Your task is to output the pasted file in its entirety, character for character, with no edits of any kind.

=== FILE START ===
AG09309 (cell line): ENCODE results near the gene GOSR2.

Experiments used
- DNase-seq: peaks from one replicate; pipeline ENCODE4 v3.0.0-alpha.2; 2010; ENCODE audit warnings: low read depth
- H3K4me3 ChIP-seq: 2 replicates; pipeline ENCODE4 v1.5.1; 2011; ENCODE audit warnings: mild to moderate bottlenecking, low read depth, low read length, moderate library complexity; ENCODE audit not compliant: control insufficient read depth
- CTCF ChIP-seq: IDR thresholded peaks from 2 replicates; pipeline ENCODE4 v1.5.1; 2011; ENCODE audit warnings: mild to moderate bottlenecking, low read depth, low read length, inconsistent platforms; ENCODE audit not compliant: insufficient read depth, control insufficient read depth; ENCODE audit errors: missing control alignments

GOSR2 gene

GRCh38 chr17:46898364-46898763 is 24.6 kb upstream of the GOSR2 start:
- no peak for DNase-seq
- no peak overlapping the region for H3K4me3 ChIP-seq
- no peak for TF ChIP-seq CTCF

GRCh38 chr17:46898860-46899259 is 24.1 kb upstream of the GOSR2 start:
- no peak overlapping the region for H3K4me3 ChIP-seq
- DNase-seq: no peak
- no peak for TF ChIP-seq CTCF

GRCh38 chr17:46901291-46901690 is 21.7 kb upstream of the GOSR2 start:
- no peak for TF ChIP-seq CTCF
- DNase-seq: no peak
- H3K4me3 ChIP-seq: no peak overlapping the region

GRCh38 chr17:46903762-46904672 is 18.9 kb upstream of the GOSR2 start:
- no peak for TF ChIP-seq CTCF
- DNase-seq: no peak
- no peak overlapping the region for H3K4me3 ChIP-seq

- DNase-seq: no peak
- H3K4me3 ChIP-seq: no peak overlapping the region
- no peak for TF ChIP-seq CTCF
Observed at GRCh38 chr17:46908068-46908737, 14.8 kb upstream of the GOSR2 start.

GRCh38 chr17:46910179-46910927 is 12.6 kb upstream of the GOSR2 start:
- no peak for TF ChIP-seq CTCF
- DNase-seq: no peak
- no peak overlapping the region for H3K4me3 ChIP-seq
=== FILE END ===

AG09309 (cell line): ENCODE results near the gene GOSR2.

Experiments used
- DNase-seq: peaks from one replicate; pipeline ENCODE4 v3.0.0-alpha.2; 2010; ENCODE audit warnings: low read depth
- H3K4me3 ChIP-seq: 2 replicates; pipeline ENCODE4 v1.5.1; 2011; ENCODE audit warnings: mild to moderate bottlenecking, low read depth, low read length, moderate library complexity; ENCODE audit not compliant: control insufficient read depth
- CTCF ChIP-seq: IDR thresholded peaks from 2 replicates; pipeline ENCODE4 v1.5.1; 2011; ENCODE audit warnings: mild to moderate bottlenecking, low read depth, low read length, inconsistent platforms; ENCODE audit not compliant: insufficient read depth, control insufficient read depth; ENCODE audit errors: missing control alignments

GOSR2 gene

GRCh38 chr17:46898364-46898763 is 24.6 kb upstream of the GOSR2 start:
- no peak for DNase-seq
- no peak overlapping the region for H3K4me3 ChIP-seq
- no peak for TF ChIP-seq CTCF

GRCh38 chr17:46898860-46899259 is 24.1 kb upstream of the GOSR2 start:
- no peak overlapping the region for H3K4me3 ChIP-seq
- DNase-seq: no peak
- no peak for TF ChIP-seq CTCF

GRCh38 chr17:46901291-46901690 is 21.7 kb upstream of the GOSR2 start:
- no peak for TF ChIP-seq CTCF
- DNase-seq: no peak
- H3K4me3 ChIP-seq: no peak overlapping the region

GRCh38 chr17:46903762-46904672 is 18.9 kb upstream of the GOSR2 start:
- no peak for TF ChIP-seq CTCF
- DNase-seq: no peak
- no peak overlapping the region for H3K4me3 ChIP-seq

- DNase-seq: no peak
- H3K4me3 ChIP-seq: no peak overlapping the region
- no peak for TF ChIP-seq CTCF
Observed at GRCh38 chr17:46908068-46908737, 14.8 kb upstream of the GOSR2 start.

GRCh38 chr17:46910179-46910927 is 12.6 kb upstream of the GOSR2 start:
- no peak for TF ChIP-seq CTCF
- DNase-seq: no peak
- no peak overlapping the region for H3K4me3 ChIP-seq